YourScreen, the Cheltenham-based streaming service, has managed to extend the run of the excellent Summer Survivors until 19 September. Time for Love, Those Who Remained and But Beautiful also run until then. Window To the Sea ends on 5 September and Calamity on 12 September. More on all of those films here

 The Guildhall

Quite a promising week at The Guildhall in Gloucester. There’s a last chance to see Summer of Soul, the documentary about a 1969 concert in Harlem, sometimes referred to as The Black Woodstock. It’s directed by Questlove, drummer and frontman for The Roots, with as much emphasis on the event’s political significance as the music. That means a lot of talking-head recollections and a limited amount of concert footage, and then it’s mainly of unfamiliar songs. Perhaps there were music licensing problems. Nonetheless, it has received rave reviews. It’s on Saturday (28/8) at 16:00. If you miss it, it is coming up at The Roses soon. 

On Tuesday (31/8) at 19:30 and Wednesday (1/9) at 14:00 there is Nowhere Special (2020). On Tuesday (31/8) at 14:00 and Thursday (2/9) at 16:00, there is Limbo (2020). Both are very good. I wrote about them last week

On Friday (3/9) at 16:00, there is The Last Bus (2021), in which Timothy Spall plays a wise old pensioner making a sentimental journey from John O’Groats to Lands End using only his free bus pass. Spall is apparently pretty good, but the film, setting out to be winning, has not succeeded in winning many friends. ‘Contrived and two-dimensional,’ according to Peter Bradshaw of The Guardian, who particularly disliked a desperate sub-plot about the widower becoming a social-media celebrity. 

This Film Ain’t Big Enough For The Both Of Us

The Sparks Brothers (2021) is on Friday (3/9) at 19:30. A first documentary by Edgar Wright, who made Shaun of the Dead and Hot Fuzz with Brockworth-born superstar Simon Pegg, it covers the career of Ron and Russell Mael. As Sparks, they were a chart fixture in the 1970s, not least on account of their bizarre visual image. Wright’s film is composed of archive footage, celebrity endorsements and album-by-album coverage of a career lasting 50 years. It probably helps to be a fan.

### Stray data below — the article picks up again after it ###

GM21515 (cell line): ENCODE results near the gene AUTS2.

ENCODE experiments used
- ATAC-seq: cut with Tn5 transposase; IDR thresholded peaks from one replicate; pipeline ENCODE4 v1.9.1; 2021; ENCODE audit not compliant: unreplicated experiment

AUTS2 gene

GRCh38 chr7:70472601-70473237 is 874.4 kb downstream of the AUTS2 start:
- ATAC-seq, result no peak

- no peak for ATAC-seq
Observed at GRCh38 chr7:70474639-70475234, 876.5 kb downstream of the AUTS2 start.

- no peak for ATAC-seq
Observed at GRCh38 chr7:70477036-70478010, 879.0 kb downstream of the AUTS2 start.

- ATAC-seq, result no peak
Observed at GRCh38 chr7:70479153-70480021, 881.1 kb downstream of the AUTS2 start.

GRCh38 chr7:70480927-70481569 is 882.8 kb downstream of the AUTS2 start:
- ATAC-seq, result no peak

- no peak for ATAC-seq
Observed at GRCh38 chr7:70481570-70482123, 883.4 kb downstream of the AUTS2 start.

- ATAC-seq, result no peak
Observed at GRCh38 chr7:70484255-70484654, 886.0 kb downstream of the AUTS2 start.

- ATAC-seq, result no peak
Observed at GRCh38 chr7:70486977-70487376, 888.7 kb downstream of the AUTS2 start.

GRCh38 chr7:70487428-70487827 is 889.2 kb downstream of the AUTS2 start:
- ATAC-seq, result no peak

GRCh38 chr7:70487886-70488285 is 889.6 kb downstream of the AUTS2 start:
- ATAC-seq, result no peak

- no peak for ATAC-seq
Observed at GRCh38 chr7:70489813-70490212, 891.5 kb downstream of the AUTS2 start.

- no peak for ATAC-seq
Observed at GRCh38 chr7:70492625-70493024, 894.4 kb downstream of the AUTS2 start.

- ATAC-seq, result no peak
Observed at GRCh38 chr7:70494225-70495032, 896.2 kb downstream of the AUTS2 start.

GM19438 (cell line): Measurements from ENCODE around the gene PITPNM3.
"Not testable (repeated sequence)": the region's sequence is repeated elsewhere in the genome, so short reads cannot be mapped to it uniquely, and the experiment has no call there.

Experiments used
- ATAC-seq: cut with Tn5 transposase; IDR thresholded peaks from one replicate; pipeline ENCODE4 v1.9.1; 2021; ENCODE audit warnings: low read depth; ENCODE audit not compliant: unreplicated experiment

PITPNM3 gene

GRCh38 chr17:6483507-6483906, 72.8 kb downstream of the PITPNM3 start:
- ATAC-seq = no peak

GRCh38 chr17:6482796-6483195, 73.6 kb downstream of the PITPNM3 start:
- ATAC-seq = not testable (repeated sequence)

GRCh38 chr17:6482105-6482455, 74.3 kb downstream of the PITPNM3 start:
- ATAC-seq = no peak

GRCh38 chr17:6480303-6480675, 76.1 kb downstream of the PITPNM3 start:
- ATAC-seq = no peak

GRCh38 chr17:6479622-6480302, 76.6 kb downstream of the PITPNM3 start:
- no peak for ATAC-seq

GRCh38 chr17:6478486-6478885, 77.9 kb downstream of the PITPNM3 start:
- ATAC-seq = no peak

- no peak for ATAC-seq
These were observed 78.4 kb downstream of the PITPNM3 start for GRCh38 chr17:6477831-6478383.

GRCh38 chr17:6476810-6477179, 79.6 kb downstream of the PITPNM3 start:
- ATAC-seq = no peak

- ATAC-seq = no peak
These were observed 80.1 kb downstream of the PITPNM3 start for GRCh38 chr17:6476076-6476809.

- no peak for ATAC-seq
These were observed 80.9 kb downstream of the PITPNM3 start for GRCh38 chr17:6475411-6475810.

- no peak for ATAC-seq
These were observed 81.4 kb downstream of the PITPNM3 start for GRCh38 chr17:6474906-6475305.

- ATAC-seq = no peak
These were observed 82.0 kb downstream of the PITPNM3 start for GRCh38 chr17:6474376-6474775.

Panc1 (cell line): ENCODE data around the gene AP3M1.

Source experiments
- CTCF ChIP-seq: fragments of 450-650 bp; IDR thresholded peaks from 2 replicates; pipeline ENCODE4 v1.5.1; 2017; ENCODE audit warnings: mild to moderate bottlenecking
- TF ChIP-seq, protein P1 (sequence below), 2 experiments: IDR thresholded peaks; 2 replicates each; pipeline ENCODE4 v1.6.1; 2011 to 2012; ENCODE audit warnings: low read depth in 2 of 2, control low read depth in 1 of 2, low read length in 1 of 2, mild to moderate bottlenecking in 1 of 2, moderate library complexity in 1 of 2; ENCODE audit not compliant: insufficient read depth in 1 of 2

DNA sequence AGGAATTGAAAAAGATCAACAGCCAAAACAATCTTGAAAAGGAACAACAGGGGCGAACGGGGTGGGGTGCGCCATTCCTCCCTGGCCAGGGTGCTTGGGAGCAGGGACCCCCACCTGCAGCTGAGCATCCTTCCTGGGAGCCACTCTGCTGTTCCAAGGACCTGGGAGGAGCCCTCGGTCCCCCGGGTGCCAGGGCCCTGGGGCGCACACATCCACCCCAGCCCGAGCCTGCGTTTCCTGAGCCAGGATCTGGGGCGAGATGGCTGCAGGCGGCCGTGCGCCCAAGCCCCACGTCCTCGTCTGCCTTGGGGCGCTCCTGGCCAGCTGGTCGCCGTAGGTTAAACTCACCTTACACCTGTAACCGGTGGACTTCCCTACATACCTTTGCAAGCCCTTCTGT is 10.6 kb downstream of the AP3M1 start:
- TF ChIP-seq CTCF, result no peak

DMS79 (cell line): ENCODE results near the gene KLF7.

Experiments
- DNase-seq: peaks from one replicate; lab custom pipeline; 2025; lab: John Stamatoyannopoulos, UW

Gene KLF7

The Roses 

Flame-haired temptress Vanessa Kirby

The Roses has Jungle Cruise, mostly, but on Thursday (2/9) at 11.15 and 7.30, there’s The World to Come (2020). This is an acclaimed period drama by the Norwegian director Mona Fastvold, telling of a forbidden love between two frontier wives in 1850s New York state. Spectacular photography of a harsh and beautiful landscape (in reality, Romania), intense erotic tension, an excellent score and winning performances by Katherine Waterston and Britain’s Vanessa Kirby, who was so good as Princess Margaret in Netflix’s Royal soap-opera The Crown. Her mane of red hair gets a special award from me.  

The Multiplexes

Only three notable new films this week across both Cineworlds and Vue in Stroud

Candyman (2021): a sort of sequel to the slasher classic Candyman of 1992, about a supernatural murderer with a hook for a hand who appears when people say his name five times into a mirror. The new version is written by Jordan Peele of Get Out and Us fame, and has been recast as an anti-racism parable in the light of Black Lives Matter. Not seen it, but I hear it is extremely violent. 

The Nest (2020) is a cautionary tale starring Jude Law as an English trader in New York who brings his American wife (Carrie Coon) and children to a crumbling pile in Surrey and sets her up in the equestrian business. But their glamorous lifestyle proves to be built on false foundations, with the Law character increasingly revealed to be a greedy chancer. Than God there are none of those in the Cotswolds. ‘One of the best films of the year,’ according to Vanity Fair

The Wheels on the Bus

Scottish director Michael Caton-Jones, whose biggest hit was probably Scandal (1989), about the Christine Keeler affair of 1963, claims to have spent 20 years getting Our Ladies (2019) on to the screen. It’s a raucous account of Catholic schoolgirls taking a trip to Edinburgh for a choir competition and behaving extremely badly. Well-received at the London Film Festival that year and very much liked by some on the Cheltenham Film Society screening panel, though it didn’t make it through to selection for the forthcoming season, on the grounds that it would probably be coming to Cineworld. Which it has. 

The Tivoli

Meanwhile, what is going on with the projected Tivoli Cinema, at the back of the Regent Arcade in Cheltenham? You’ll recall that it is supposed to be opening next month, just in time to show the James Bond film No Time to Die, along with everybody else. It’s billed as a luxury boutique experience, with sumptuous seating, fancy projection in four auditoria, a private screening room and a cafe and bar offering what are described as ‘luxury versions of classic cinema dishes’: these include ‘gourmet burgers’, which is the very definition of an oxymoron. On the website of the only other Tivoli cinema, in Bath, they are advertising for staff for the Cheltenham operation. 

Oddly, though, the boxes of seats being installed inside bear a label saying ‘Property of Empire Cinemas’. When I contacted Empire Cinemas, a chain of 14 multiplexes offloaded by Cineworld and Odeon, it said that it would be operating The Tivoli. Empire shows the usual Hollywood fare plus a bit of Bollywood and martial arts. And its tickets are cheaper than Cineworld’s, which is good: what it doesn’t seem to do is run ‘luxury’ cinemas in spa towns. All very odd. I’d like to know more, but neither Tivoli Cinemas nor Empire Cinemas is proving very communicative. 

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